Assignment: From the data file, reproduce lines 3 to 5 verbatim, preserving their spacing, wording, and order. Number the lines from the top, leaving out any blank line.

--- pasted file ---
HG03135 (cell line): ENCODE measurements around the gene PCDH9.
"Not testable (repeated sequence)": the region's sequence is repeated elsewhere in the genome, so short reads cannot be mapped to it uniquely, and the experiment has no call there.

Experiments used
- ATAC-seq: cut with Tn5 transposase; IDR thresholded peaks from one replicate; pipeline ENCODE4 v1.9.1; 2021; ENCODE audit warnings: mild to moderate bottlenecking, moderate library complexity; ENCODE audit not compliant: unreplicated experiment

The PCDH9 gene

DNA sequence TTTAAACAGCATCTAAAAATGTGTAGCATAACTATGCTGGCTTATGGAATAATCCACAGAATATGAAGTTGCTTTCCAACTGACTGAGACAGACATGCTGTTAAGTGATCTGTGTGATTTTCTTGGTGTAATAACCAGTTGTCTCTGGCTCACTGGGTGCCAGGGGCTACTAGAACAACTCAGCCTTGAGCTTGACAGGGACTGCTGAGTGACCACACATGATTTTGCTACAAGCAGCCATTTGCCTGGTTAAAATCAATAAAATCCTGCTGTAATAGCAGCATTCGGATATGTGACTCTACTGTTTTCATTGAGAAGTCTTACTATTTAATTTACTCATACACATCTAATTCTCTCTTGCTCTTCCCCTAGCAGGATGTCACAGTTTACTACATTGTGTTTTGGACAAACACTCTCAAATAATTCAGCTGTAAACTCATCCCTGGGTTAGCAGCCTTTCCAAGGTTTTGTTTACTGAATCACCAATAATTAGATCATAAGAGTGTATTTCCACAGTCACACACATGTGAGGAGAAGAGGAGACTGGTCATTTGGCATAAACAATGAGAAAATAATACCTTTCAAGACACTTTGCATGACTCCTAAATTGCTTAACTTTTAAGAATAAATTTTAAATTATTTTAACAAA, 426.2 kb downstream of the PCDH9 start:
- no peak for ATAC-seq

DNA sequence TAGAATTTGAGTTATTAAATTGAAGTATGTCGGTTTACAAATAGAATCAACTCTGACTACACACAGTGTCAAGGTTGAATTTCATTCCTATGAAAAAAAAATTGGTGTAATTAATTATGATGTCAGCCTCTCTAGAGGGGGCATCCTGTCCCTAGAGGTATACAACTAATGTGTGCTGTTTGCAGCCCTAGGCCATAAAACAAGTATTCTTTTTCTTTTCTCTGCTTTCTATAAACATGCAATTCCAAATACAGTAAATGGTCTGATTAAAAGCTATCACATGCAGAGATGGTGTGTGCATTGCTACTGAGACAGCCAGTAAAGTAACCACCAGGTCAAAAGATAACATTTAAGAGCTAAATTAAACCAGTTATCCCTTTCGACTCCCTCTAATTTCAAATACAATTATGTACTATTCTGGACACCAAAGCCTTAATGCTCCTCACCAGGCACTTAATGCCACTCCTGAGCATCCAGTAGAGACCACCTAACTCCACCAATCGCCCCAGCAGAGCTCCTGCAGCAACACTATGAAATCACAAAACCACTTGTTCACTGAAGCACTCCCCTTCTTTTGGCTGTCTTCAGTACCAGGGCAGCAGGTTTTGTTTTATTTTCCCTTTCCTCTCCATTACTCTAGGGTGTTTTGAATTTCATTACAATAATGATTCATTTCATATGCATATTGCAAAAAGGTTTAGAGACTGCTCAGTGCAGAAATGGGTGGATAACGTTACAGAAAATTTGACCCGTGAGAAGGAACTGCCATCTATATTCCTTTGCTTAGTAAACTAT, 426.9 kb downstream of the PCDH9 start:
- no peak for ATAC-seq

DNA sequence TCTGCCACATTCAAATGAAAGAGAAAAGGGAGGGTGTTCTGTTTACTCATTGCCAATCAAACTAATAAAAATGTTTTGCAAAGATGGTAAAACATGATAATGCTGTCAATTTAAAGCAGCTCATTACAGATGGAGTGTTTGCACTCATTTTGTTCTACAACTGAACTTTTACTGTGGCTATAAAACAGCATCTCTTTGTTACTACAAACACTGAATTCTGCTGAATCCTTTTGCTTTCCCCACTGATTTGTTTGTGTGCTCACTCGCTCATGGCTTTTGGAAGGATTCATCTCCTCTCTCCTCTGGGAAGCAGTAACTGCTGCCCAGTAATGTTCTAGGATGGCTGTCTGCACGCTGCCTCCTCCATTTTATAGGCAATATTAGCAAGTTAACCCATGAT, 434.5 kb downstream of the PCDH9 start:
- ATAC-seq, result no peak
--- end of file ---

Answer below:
Experiments used
- ATAC-seq: cut with Tn5 transposase; IDR thresholded peaks from one replicate; pipeline ENCODE4 v1.9.1; 2021; ENCODE audit warnings: mild to moderate bottlenecking, moderate library complexity; ENCODE audit not compliant: unreplicated experiment

The PCDH9 gene